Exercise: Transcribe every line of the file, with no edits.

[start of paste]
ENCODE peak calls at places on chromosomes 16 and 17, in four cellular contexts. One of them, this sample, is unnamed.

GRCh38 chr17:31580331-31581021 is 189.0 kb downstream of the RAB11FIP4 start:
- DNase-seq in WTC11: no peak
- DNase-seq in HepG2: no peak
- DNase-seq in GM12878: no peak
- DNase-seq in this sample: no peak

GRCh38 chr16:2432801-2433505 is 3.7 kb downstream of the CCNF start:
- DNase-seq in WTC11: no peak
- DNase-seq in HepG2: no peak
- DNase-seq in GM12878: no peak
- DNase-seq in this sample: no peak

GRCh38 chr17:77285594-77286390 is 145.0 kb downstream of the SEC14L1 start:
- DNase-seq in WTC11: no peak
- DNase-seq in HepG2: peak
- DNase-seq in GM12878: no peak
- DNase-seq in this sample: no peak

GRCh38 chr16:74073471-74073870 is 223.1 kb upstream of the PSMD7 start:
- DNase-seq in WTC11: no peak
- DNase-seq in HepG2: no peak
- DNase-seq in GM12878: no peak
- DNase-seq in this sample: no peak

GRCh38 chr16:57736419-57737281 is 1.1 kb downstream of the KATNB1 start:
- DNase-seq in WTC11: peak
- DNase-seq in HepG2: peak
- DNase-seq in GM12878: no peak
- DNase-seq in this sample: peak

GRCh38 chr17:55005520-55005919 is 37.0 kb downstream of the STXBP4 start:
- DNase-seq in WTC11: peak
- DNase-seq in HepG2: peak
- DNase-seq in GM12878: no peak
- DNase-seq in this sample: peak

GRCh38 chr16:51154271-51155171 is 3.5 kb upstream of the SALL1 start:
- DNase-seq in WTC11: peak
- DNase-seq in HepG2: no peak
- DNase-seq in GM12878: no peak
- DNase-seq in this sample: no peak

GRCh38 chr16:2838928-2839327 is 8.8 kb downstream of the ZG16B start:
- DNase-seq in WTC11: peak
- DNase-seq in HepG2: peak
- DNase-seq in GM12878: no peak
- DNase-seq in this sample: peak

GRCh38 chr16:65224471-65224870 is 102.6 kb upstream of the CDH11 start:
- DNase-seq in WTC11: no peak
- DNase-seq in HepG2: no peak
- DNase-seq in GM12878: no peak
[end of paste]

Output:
ENCODE peak calls at places on chromosomes 16 and 17, in four cellular contexts. One of them, this sample, is unnamed.

GRCh38 chr17:31580331-31581021 is 189.0 kb downstream of the RAB11FIP4 start:
- DNase-seq in WTC11: no peak
- DNase-seq in HepG2: no peak
- DNase-seq in GM12878: no peak
- DNase-seq in this sample: no peak

GRCh38 chr16:2432801-2433505 is 3.7 kb downstream of the CCNF start:
- DNase-seq in WTC11: no peak
- DNase-seq in HepG2: no peak
- DNase-seq in GM12878: no peak
- DNase-seq in this sample: no peak

GRCh38 chr17:77285594-77286390 is 145.0 kb downstream of the SEC14L1 start:
- DNase-seq in WTC11: no peak
- DNase-seq in HepG2: peak
- DNase-seq in GM12878: no peak
- DNase-seq in this sample: no peak

GRCh38 chr16:74073471-74073870 is 223.1 kb upstream of the PSMD7 start:
- DNase-seq in WTC11: no peak
- DNase-seq in HepG2: no peak
- DNase-seq in GM12878: no peak
- DNase-seq in this sample: no peak

GRCh38 chr16:57736419-57737281 is 1.1 kb downstream of the KATNB1 start:
- DNase-seq in WTC11: peak
- DNase-seq in HepG2: peak
- DNase-seq in GM12878: no peak
- DNase-seq in this sample: peak

GRCh38 chr17:55005520-55005919 is 37.0 kb downstream of the STXBP4 start:
- DNase-seq in WTC11: peak
- DNase-seq in HepG2: peak
- DNase-seq in GM12878: no peak
- DNase-seq in this sample: peak

GRCh38 chr16:51154271-51155171 is 3.5 kb upstream of the SALL1 start:
- DNase-seq in WTC11: peak
- DNase-seq in HepG2: no peak
- DNase-seq in GM12878: no peak
- DNase-seq in this sample: no peak

GRCh38 chr16:2838928-2839327 is 8.8 kb downstream of the ZG16B start:
- DNase-seq in WTC11: peak
- DNase-seq in HepG2: peak
- DNase-seq in GM12878: no peak
- DNase-seq in this sample: peak

GRCh38 chr16:65224471-65224870 is 102.6 kb upstream of the CDH11 start:
- DNase-seq in WTC11: no peak
- DNase-seq in HepG2: no peak
- DNase-seq in GM12878: no peak